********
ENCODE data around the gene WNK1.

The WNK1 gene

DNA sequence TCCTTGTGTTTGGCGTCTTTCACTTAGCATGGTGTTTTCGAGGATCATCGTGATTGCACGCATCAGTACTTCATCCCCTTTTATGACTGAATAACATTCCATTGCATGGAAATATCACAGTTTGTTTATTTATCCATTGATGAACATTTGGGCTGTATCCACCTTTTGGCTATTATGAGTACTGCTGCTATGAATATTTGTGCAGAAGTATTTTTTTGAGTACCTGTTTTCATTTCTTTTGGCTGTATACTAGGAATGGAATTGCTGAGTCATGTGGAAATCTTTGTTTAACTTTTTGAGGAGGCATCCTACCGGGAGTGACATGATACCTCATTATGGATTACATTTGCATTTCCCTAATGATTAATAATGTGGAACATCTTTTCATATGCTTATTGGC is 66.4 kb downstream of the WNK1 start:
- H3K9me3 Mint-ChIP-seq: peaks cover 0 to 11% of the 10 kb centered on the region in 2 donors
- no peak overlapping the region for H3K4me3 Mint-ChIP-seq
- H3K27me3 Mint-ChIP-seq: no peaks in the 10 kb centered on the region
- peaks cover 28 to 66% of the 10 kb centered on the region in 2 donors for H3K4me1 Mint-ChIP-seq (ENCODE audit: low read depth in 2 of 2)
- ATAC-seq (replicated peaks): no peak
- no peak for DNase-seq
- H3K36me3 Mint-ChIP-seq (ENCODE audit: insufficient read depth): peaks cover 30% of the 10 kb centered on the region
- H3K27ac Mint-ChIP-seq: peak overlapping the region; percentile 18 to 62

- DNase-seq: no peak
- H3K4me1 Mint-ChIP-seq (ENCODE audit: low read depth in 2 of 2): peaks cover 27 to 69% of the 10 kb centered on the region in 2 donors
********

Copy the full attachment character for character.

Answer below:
ENCODE data around the gene WNK1.

The WNK1 gene

DNA sequence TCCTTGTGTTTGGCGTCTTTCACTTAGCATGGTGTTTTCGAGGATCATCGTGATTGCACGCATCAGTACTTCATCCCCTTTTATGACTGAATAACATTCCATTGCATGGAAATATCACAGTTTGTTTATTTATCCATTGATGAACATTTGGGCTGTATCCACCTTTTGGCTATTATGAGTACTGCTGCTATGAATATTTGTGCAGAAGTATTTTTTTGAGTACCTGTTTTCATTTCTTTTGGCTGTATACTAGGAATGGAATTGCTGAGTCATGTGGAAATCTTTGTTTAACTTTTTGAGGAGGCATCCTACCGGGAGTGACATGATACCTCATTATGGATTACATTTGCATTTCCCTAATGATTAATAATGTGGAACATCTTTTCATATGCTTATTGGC is 66.4 kb downstream of the WNK1 start:
- H3K9me3 Mint-ChIP-seq: peaks cover 0 to 11% of the 10 kb centered on the region in 2 donors
- no peak overlapping the region for H3K4me3 Mint-ChIP-seq
- H3K27me3 Mint-ChIP-seq: no peaks in the 10 kb centered on the region
- peaks cover 28 to 66% of the 10 kb centered on the region in 2 donors for H3K4me1 Mint-ChIP-seq (ENCODE audit: low read depth in 2 of 2)
- ATAC-seq (replicated peaks): no peak
- no peak for DNase-seq
- H3K36me3 Mint-ChIP-seq (ENCODE audit: insufficient read depth): peaks cover 30% of the 10 kb centered on the region
- H3K27ac Mint-ChIP-seq: peak overlapping the region; percentile 18 to 62

- DNase-seq: no peak
- H3K4me1 Mint-ChIP-seq (ENCODE audit: low read depth in 2 of 2): peaks cover 27 to 69% of the 10 kb centered on the region in 2 donors